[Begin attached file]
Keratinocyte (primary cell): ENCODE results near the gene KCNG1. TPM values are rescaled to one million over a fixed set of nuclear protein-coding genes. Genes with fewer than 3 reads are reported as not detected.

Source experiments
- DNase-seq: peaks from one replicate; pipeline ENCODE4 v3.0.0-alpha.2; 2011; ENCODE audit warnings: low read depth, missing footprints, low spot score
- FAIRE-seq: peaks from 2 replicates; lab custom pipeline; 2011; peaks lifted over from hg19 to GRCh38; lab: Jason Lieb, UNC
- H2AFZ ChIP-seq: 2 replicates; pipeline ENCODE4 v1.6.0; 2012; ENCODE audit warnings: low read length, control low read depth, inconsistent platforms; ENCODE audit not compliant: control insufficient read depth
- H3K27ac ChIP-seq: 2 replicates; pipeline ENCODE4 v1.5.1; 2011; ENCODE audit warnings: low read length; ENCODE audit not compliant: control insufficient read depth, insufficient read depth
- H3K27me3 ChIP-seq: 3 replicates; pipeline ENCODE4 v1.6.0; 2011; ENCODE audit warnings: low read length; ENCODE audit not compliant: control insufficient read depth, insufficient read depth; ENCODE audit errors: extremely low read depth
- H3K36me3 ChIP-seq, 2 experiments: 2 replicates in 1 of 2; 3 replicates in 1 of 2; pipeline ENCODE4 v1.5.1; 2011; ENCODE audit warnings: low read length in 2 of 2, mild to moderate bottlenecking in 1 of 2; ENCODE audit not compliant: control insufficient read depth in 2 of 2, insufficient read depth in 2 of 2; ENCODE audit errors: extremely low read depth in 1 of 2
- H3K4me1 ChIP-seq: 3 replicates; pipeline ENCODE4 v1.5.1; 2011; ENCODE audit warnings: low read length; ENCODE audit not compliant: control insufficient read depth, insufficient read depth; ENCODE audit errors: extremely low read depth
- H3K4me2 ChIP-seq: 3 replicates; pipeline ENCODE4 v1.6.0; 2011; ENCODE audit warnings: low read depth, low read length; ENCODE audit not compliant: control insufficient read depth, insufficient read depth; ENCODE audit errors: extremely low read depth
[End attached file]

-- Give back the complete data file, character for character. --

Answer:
Keratinocyte (primary cell): ENCODE results near the gene KCNG1. TPM values are rescaled to one million over a fixed set of nuclear protein-coding genes. Genes with fewer than 3 reads are reported as not detected.

Source experiments
- DNase-seq: peaks from one replicate; pipeline ENCODE4 v3.0.0-alpha.2; 2011; ENCODE audit warnings: low read depth, missing footprints, low spot score
- FAIRE-seq: peaks from 2 replicates; lab custom pipeline; 2011; peaks lifted over from hg19 to GRCh38; lab: Jason Lieb, UNC
- H2AFZ ChIP-seq: 2 replicates; pipeline ENCODE4 v1.6.0; 2012; ENCODE audit warnings: low read length, control low read depth, inconsistent platforms; ENCODE audit not compliant: control insufficient read depth
- H3K27ac ChIP-seq: 2 replicates; pipeline ENCODE4 v1.5.1; 2011; ENCODE audit warnings: low read length; ENCODE audit not compliant: control insufficient read depth, insufficient read depth
- H3K27me3 ChIP-seq: 3 replicates; pipeline ENCODE4 v1.6.0; 2011; ENCODE audit warnings: low read length; ENCODE audit not compliant: control insufficient read depth, insufficient read depth; ENCODE audit errors: extremely low read depth
- H3K36me3 ChIP-seq, 2 experiments: 2 replicates in 1 of 2; 3 replicates in 1 of 2; pipeline ENCODE4 v1.5.1; 2011; ENCODE audit warnings: low read length in 2 of 2, mild to moderate bottlenecking in 1 of 2; ENCODE audit not compliant: control insufficient read depth in 2 of 2, insufficient read depth in 2 of 2; ENCODE audit errors: extremely low read depth in 1 of 2
- H3K4me1 ChIP-seq: 3 replicates; pipeline ENCODE4 v1.5.1; 2011; ENCODE audit warnings: low read length; ENCODE audit not compliant: control insufficient read depth, insufficient read depth; ENCODE audit errors: extremely low read depth
- H3K4me2 ChIP-seq: 3 replicates; pipeline ENCODE4 v1.6.0; 2011; ENCODE audit warnings: low read depth, low read length; ENCODE audit not compliant: control insufficient read depth, insufficient read depth; ENCODE audit errors: extremely low read depth